China-brokered Iran-Saudi deal raises red flags for US

A deal struck by Iran and Saudi Arabia on Friday to reset ties has shifted concerns back to the status of the US role in the Middle East – especially since the deal was brokered by Washington’s main adversary China .

The diplomatic agreement, following four days of talks with senior security officials in Beijing, eases tensions between the Middle East powers after seven years of hostilities.

Iran and Saudi Arabia both announced that they would resume diplomatic relations and reopen embassies in their respective countries within two months. joint statement.

Alex Watanka, director of the Iran program at the Middle East Institute, said the Iran-Saudi Arabia deal was an important agreement for the region, but questioned whether it would end any violence, including in war-torn Yemen.

“It remains to be seen whether they can have a meaningful dialogue. Opening embassies does not equate to meaningful dialogue,” Vatanka said. “There will be a steep ride ahead.”

Saudi Arabia, a major Sunni Muslim country, severed ties with Iran in 2016 after protesters stormed the country’s embassy in Iran following the execution of a Shia Muslim cleric as well as other prisoners.

Both nations have also been on the sidelines of the deadly civil war in Yemen, with Saudi Arabia supporting Yemen’s government and Iran supporting the opposition Houthis.

Friday’s news was a diplomatic and political breakthrough for Beijing, which also recently published a peace plan to end the war in Ukraine.

China’s top diplomat Wang Yi hailed the agreement on Friday as a “victory” and said his country would continue to address global issues, according to statements carried by several Chinese newspapers.

But the agreement undermines America’s position in the region. After withdrawing troops from Afghanistan in 2021, the US has reduced its size in Syria.

The deal also comes at a time when Saudi Arabia is seeking some security guarantees, a steady flow of arms shipments and assistance with its civilian nuclear program in order to normalize relations with Israel, a major US ally. , the White House confirmed on Friday.

Speaking to reporters, National Security Council spokesman John Kirby said the US was “informed” about the Saudi Arabia-Iran talks but played no role in them.

Kirby welcomed the normalization of relations between the two countries, should this reduce violence in the Middle East.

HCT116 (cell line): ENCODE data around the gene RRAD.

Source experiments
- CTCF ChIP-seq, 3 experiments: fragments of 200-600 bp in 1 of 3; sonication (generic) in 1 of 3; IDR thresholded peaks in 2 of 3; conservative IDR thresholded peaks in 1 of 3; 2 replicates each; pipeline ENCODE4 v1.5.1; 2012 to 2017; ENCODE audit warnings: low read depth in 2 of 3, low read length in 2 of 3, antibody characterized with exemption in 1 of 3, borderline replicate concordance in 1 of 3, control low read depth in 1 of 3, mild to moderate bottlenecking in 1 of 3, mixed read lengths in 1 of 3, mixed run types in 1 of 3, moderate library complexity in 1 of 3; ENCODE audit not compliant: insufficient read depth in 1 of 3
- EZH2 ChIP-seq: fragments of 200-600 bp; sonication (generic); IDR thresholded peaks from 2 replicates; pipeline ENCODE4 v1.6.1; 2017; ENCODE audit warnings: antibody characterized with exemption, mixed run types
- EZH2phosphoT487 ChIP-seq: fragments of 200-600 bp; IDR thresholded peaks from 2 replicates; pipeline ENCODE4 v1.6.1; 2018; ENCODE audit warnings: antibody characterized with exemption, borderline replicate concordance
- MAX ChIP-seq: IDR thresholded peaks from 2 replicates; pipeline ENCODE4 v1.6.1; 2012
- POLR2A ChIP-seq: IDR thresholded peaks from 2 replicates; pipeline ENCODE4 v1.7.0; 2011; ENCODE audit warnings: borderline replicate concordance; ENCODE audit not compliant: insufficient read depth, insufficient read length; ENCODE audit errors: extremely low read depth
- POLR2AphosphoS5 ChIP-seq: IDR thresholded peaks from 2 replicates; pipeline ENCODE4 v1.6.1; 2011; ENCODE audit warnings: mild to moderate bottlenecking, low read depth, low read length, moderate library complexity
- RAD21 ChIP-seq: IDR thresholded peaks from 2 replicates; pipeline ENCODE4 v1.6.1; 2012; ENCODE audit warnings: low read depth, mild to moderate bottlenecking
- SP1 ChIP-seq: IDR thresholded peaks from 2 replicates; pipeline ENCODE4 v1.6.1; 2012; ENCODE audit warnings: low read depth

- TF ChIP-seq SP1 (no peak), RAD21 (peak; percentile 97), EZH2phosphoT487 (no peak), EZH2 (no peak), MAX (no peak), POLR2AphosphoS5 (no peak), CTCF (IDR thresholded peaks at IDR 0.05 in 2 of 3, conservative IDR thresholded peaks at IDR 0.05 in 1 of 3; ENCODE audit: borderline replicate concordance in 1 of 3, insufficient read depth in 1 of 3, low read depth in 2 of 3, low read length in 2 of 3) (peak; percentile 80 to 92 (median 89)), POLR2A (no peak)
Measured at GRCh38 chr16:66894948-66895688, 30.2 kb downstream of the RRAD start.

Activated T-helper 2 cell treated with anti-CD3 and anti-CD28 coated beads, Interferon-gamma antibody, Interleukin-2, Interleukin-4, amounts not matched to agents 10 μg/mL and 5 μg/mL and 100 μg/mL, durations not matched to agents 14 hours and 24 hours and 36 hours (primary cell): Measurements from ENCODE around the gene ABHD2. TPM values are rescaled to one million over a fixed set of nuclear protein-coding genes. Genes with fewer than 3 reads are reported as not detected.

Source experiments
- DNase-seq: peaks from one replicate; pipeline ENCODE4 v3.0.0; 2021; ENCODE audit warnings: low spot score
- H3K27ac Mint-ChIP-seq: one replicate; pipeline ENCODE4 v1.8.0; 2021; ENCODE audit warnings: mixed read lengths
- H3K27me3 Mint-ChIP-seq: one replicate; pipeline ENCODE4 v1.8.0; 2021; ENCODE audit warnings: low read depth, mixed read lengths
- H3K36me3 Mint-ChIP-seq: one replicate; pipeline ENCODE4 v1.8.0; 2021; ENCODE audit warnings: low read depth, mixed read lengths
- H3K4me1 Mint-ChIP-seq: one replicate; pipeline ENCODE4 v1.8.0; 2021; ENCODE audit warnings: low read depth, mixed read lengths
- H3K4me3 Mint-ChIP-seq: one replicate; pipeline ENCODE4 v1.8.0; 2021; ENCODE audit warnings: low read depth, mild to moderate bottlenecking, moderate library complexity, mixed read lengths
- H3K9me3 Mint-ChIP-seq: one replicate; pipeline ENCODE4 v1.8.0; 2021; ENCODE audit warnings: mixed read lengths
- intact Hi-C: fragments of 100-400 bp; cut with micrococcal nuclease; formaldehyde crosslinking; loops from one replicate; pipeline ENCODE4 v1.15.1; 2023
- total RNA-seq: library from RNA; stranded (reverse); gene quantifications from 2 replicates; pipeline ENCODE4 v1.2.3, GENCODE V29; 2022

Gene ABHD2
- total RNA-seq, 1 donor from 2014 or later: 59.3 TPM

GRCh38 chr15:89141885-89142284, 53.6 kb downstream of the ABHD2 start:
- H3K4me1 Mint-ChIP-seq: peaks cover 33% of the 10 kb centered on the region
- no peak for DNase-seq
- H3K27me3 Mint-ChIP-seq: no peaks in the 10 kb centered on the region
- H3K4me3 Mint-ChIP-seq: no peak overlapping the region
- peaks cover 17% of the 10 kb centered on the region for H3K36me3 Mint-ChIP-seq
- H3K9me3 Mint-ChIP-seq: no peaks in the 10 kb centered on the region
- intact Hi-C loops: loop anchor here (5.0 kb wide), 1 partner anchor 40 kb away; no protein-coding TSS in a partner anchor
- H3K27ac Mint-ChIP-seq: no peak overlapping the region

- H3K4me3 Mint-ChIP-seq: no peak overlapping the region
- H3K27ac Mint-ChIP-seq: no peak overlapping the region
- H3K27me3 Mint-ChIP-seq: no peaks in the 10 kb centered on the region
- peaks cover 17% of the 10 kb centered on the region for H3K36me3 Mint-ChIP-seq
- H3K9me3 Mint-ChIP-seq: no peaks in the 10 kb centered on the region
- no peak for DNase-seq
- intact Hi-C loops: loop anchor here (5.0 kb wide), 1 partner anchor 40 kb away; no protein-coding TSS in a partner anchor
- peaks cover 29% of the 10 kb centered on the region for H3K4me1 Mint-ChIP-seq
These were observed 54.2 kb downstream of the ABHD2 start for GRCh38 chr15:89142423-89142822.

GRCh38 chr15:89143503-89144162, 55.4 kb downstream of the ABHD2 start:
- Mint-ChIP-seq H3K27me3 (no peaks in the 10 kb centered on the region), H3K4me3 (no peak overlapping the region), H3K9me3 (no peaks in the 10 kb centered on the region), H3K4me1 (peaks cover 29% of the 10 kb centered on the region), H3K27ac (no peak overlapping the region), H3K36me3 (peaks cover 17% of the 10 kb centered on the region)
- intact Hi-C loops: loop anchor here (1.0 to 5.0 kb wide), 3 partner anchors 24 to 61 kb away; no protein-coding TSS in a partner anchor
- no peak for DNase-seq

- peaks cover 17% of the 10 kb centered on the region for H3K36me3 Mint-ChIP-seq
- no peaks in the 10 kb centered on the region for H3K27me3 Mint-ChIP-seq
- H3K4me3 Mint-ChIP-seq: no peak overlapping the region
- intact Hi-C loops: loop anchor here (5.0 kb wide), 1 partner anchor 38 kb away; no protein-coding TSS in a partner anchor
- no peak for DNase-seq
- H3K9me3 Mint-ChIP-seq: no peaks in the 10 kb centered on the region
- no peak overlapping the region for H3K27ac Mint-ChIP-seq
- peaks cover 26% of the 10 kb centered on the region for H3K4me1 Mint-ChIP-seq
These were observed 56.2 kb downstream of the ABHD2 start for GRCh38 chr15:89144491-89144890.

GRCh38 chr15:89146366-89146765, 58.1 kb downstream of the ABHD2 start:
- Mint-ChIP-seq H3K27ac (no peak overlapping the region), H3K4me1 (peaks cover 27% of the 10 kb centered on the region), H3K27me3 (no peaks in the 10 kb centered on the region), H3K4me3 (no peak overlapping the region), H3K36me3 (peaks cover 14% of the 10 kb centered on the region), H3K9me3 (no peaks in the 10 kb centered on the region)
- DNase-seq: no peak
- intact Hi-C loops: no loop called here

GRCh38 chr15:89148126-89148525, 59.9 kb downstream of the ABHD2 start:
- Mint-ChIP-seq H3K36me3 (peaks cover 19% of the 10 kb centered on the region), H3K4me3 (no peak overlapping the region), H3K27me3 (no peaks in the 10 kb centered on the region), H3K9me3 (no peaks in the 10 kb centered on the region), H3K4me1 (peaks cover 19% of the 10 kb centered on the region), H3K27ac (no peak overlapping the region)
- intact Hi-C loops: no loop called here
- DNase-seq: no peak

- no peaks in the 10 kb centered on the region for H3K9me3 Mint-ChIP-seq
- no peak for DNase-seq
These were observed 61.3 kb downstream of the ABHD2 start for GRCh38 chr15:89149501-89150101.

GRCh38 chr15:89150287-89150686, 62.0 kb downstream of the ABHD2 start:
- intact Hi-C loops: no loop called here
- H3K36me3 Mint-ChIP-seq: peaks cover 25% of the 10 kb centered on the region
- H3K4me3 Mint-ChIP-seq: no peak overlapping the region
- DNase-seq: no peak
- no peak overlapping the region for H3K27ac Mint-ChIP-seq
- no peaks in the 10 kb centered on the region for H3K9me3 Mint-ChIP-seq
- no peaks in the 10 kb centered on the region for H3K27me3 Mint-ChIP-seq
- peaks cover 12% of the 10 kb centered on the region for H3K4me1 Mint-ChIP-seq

“To the extent that it can reduce tensions, it’s all for the good side of the ledger,” Kirby said, adding that the US is not backing down from its role in the Middle East.

Vatanka of the Middle East Institute said both Iran and Saudi Arabia have been seeking to ease tensions over the past few years.

While he was puzzled by China’s role as a mediator, Watanka said the deal is not “a big loss” for Washington in the long term.

“It symbolically looks like the United States has not been able to be a major player,” he said. “But it’s not going to be the Chinese-dominated Middle East.”

China is a major buyer of Saudi oil and has close ties with Iran.

In contrast, America’s relations with Iran have been strained for decades and a similar normalization agreement would have been nearly impossible for Washington to mediate.

Some experts have cautioned that China is ushering in a new era of diplomatic engagement in the Middle East, where it previously had mostly economic ties.

Jonathan Panikoff, director of the Scowcroft Middle East Security Initiative at The Atlantic Council’s Middle East Programs, warned of an “emerging political role for China in the region”.

Penikoff wrote Friday, “This should be a warning to American policymakers: Abandon the Middle East and break ties with sometimes frustrating, even barbaric, but longstanding allies, and You’ll just be leaving a void for China to fill.” Analysis.

Middle East politics have become more tense for the US as Israel clashes with Palestinians seeking an independent state in Israeli-occupied Gaza and the West Bank. The ongoing civil war in Syria, violence in Yemen, heightened tensions over Iranian support for Russia and a canceled nuclear deal with Tehran have added to the complications.

President Biden also traveled to Saudi Arabia last summer amid high gas prices in the US and was seen fist bumping Crown Prince Mohammed bin Salman, who has overseen human rights abuses and the murder of US-based journalist Jamal Khashoggi. was criticized for. A few months after the visit, the White House was angered when the Saudi-led oil alliance OPEC+ slashed oil production.

Still, during remarks Friday on the economy, Biden appeared to welcome the diplomatic settlement. “Better relations between Israel and their Arab neighbors are better for everyone,” the president said.

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